If you cannot see images at all on my site click here for an explanation
Home
Medical Index
Farrier Wisdom
First Posted: Feb 19, 2010
Nov 3, 2012

Palmar Foot/Heel Pain in Horses

  

What is Palmar Foot in horses? You will often hear horse people say that their horse suffers from heel problems. That is a beginning. Palmar foot pain is a modern term for navicular syndrome. Smaller Endoscopes Lead to Less Invasive Treatments for Navicular. The following is a quote from an article written by Tracy A. Turner, DVM,MS, Dipl. ACVS. Follow the link to read the rest of the article. It is copyrighted so I did not want to show the article in its entirety. The first two paragraphs of the article are quoted below with a link to read the remainder of the article.

DIAGNOSIS OF PALMAR FOOT PAIN
Tracy A. Turner, DVM, MS, Dipl. ACVS
University of Minnesota
St. Paul, MN 55108

"The palmar digital nerve block desensitizes the palmar one-third to one-half of the foot. Lameness localized to this region accounts for more than one-third of all chronic lameness in the horse. It must be understood that a palmar digital nerve block simply localizes the source of the pain the horse perceives to the back of the foot. It is important to identify as specifically as possible, the pathological and clinical findings. This in turn will help the clinician make their best assessment of the problem, and recommend the most specific treatment.

There are numerous causes of pain in the palmar aspect of the foot of the horse. These causes can be arbitrarily divided into conditions of the hoof wall and horn producing tissues, conditions of the third phalanx, and conditions of the podotrochlear region. Hoof problems would include hoof wall defects, such as cracks or clefts that involve the sensitive tissue; any laminar tearing, separation or inflammation; contusions of the hoof causing bruising or corn formation; abscess formation; and pododermatitis (thrush or canker). Third phalanx lameness' blocked out by palmar digital anesthesia would include wing fractures, marginal fractures, solar fractures, or deep digital flexor insertional tenopathy. Conditions of the podotrochlear region have been reported to include distal interphalangeal synovitis, deep digital flexor tendonitis, desmitis of the impar (distal navicular ligament) or collateral sesamoidean ligaments, navicular osteitis or osteopathy, and vascular disease. The common denominator of all these conditions is that they are characterized by pain that can be localized to the caudal aspect of the hoof..."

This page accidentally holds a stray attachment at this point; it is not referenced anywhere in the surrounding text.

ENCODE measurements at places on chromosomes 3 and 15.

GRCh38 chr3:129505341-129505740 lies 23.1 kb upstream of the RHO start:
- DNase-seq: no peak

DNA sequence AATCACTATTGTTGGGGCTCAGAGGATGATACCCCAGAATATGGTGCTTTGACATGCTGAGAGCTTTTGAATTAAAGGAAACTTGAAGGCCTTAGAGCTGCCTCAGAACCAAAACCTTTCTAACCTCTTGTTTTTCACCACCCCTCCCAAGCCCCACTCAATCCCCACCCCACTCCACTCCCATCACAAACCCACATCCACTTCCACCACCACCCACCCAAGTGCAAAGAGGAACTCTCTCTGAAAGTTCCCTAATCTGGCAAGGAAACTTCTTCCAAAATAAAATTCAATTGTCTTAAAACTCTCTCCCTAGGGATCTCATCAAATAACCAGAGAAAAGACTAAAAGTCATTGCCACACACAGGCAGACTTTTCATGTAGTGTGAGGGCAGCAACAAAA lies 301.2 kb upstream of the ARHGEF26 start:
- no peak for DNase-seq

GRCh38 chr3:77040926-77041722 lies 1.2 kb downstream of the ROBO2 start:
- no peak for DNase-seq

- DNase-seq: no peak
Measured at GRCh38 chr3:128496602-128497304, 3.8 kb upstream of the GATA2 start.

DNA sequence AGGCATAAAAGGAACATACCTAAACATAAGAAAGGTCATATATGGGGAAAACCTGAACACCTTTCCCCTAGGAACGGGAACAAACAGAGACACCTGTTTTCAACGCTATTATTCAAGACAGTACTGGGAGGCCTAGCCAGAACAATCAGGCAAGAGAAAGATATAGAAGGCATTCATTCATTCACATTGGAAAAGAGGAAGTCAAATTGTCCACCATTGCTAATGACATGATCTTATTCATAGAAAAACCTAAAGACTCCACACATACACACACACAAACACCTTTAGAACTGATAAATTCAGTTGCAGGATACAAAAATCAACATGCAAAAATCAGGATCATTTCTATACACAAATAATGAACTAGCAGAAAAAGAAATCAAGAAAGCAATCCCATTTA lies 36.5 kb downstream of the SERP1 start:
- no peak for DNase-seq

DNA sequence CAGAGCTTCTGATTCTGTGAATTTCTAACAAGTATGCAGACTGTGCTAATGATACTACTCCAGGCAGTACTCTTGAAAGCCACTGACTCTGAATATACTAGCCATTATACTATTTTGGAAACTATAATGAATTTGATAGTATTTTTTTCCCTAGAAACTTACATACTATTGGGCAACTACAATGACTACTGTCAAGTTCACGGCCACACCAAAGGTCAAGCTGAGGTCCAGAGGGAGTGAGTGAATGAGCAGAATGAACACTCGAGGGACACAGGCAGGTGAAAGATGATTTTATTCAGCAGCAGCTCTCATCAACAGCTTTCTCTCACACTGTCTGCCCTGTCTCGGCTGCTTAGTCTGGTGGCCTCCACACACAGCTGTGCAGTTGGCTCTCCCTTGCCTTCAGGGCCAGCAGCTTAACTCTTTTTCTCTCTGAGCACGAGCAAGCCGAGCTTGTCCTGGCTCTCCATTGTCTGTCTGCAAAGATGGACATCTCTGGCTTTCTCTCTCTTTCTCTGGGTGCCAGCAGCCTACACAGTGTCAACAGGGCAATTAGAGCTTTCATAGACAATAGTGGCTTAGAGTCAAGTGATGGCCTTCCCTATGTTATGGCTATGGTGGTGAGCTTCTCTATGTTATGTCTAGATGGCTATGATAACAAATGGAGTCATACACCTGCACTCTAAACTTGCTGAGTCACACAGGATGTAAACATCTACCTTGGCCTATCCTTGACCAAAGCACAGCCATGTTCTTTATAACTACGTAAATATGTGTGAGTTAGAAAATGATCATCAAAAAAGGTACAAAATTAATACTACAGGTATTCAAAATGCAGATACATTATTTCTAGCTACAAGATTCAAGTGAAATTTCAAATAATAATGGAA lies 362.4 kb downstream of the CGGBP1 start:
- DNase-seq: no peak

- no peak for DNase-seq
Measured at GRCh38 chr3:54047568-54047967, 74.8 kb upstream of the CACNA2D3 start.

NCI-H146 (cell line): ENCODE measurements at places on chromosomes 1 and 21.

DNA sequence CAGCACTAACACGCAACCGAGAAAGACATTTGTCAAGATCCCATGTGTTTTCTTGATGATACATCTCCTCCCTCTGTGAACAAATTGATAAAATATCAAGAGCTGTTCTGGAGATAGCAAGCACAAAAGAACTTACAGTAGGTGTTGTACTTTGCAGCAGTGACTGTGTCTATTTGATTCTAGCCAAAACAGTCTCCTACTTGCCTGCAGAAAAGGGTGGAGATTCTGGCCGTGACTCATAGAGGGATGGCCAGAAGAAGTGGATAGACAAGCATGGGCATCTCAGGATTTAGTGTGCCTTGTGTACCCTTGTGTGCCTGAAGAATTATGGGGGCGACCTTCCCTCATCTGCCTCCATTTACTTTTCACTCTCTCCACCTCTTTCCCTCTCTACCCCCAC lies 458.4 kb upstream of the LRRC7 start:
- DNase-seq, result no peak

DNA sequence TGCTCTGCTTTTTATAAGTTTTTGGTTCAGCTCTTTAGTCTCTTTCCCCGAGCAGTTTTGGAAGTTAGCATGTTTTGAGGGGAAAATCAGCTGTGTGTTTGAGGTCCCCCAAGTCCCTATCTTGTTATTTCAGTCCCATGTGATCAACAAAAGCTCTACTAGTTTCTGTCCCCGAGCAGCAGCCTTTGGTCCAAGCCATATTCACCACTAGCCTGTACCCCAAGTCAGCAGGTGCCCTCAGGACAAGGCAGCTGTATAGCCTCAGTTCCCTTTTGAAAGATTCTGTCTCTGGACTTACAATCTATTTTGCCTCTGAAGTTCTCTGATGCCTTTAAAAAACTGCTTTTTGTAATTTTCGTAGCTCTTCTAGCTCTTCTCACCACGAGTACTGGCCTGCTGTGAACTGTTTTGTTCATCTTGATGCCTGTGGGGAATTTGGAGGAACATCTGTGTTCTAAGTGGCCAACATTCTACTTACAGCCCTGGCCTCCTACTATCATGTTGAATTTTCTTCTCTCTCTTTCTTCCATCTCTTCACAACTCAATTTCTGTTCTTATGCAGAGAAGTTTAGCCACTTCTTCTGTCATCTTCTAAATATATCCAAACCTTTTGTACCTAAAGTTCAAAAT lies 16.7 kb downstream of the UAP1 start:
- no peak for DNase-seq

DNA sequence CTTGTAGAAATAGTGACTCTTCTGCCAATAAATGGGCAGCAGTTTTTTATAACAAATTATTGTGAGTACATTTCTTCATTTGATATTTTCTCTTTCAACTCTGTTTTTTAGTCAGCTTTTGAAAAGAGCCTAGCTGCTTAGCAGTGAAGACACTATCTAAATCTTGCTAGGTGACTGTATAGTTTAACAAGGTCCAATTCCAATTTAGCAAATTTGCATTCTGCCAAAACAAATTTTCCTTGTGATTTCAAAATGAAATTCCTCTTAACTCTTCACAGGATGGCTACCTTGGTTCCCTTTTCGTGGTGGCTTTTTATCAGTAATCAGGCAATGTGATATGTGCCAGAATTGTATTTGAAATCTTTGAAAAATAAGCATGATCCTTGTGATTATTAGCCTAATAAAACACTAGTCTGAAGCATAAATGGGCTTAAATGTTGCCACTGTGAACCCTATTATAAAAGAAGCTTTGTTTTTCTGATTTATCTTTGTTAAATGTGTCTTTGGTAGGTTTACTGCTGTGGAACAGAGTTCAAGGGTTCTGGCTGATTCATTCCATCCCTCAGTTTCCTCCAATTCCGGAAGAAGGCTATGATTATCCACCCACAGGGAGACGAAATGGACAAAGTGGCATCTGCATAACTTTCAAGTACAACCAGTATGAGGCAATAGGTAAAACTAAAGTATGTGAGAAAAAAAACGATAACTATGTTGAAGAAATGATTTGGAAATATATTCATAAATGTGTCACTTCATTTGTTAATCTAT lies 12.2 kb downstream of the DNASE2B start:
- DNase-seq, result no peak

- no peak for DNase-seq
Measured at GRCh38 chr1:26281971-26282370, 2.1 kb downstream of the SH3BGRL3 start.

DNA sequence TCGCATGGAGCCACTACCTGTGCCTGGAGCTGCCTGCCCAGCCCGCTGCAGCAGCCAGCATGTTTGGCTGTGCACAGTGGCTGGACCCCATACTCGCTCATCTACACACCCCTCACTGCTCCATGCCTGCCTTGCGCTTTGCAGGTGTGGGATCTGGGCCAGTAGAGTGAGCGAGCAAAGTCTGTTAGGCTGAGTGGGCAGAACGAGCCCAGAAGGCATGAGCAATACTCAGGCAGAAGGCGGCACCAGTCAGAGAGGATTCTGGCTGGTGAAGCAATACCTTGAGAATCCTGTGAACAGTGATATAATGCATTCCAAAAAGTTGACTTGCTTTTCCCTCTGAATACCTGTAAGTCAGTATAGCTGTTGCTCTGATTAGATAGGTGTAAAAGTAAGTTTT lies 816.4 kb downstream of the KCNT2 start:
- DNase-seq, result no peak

To continue reading this excellent article on Palmar Foot pain please follow this link: DIAGNOSIS OF PALMAR FOOT PAIN, Tracy A. Turner, DVM, MS, Dipl. ACVS

Research
Hoof Conformation and Palmar Process Fractures of the Distal Phalanx in Warmblood Foals

Adrienne S. Bhatnagar BSa, , R. Scott Pleasant DVM, MS, DACVSb, John J. Dascanio VMD, DABVP, DACTb, Stephanie R. Lewis BVScb, A. Grey DVMb, Olivia E. Schroeder VMDb, Kristine Doyle MSa, Jake Hall BSb and Rebecca K. Splan MS, PhDa
a Department of Animal and Poultry Sciences, Virginia Polytechnic Institute and State University, Blacksburg, VA
b Department of Large Animal Clinic Sciences, Phase II Virginia-Maryland Regional College of Veterinary Medicine, Virginia Polytechnic Institute and State
University, Blacksburg, VA

This study evaluated onset and incidence of palmar process fractures in foals and investigated corresponding changes in hoof conformation. Radiographs of 17 warmblood foals were taken at 1 week and at 2, 4, 6, 8, and 12 months of age and examined for evidence of palmar process fractures. Hoof parameters were measured from the radiographs, and comparisons were made between fractured and nonfractured feet. All foals suffered at least one fracture during the study period, with an average age of 3.68 ± 0.20 months at fracture occurrence. Hoof conformation and fracture occurrence were not significantly correlated. Foals consistently demonstrated higher lateral heights in the right foot and higher medial heights in the left foot. Hoof angle increased until 3 months of age and then gradually dropped. Hoof-pastern axis exhibited a broken forward conformation, but approached a more correct conformation by 12 months of age. There was a significant reduction in variation of variables for hoof and pastern angle in both feet, and hoof-pastern axis in the right foot. Hoof conformation does not appear to be a causative factor of palmar process fractures. It is possible that these fractures are a normal part of bone remodeling.

For More Information:

Navicular
Clinical Evaluation and Diagnosis of Palmar Foot Pain/Therapeutic Farriery
Using Self-Adjusting Palmar Angles to Treat Heel Pain
Function of the Palmar Foot

Home
Medical Index
Farrier Wisdom